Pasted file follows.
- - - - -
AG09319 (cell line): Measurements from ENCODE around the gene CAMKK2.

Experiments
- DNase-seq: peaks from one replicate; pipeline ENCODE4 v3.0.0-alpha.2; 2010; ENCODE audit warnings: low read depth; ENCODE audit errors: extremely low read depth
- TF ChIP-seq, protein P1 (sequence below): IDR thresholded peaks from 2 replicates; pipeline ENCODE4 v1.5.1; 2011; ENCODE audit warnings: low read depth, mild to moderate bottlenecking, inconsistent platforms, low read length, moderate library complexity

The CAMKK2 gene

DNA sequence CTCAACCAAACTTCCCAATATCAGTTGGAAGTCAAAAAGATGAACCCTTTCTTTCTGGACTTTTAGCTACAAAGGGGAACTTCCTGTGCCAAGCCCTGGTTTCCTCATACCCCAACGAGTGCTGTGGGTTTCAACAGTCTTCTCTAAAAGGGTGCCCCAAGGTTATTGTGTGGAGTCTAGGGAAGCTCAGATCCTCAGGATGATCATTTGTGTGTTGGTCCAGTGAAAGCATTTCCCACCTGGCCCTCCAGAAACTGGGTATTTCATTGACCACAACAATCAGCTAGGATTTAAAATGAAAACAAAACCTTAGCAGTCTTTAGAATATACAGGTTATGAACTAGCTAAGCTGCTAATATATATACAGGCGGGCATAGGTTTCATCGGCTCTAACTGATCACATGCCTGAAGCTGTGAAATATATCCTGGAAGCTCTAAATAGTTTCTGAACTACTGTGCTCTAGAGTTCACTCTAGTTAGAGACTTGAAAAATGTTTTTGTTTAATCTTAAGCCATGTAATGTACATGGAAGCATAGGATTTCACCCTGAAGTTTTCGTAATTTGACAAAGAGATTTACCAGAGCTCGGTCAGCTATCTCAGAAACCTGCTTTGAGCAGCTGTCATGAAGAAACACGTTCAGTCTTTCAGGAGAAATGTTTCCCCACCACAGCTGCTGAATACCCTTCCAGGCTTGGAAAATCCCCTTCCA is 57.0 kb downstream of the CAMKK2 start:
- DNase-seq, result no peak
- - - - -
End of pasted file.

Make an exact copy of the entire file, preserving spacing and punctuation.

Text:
AG09319 (cell line): Measurements from ENCODE around the gene CAMKK2.

Experiments
- DNase-seq: peaks from one replicate; pipeline ENCODE4 v3.0.0-alpha.2; 2010; ENCODE audit warnings: low read depth; ENCODE audit errors: extremely low read depth
- TF ChIP-seq, protein P1 (sequence below): IDR thresholded peaks from 2 replicates; pipeline ENCODE4 v1.5.1; 2011; ENCODE audit warnings: low read depth, mild to moderate bottlenecking, inconsistent platforms, low read length, moderate library complexity

The CAMKK2 gene

DNA sequence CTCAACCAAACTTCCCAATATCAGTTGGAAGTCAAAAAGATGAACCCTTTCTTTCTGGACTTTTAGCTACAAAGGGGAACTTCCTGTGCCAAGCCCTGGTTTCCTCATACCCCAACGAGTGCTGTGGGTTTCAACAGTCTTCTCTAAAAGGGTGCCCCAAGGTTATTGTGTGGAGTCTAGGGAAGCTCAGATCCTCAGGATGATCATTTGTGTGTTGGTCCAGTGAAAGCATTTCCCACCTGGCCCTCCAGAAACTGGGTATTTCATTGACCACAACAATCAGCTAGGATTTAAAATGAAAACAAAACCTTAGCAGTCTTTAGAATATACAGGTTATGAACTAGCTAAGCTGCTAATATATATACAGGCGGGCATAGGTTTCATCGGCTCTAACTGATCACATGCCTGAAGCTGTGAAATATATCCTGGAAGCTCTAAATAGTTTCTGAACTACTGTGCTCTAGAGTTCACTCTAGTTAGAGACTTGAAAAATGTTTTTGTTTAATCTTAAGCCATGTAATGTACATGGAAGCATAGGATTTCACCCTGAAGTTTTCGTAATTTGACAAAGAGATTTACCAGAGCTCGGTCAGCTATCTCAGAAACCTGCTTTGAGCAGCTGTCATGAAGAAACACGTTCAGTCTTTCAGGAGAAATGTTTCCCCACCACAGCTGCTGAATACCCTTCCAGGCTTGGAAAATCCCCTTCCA is 57.0 kb downstream of the CAMKK2 start:
- DNase-seq, result no peak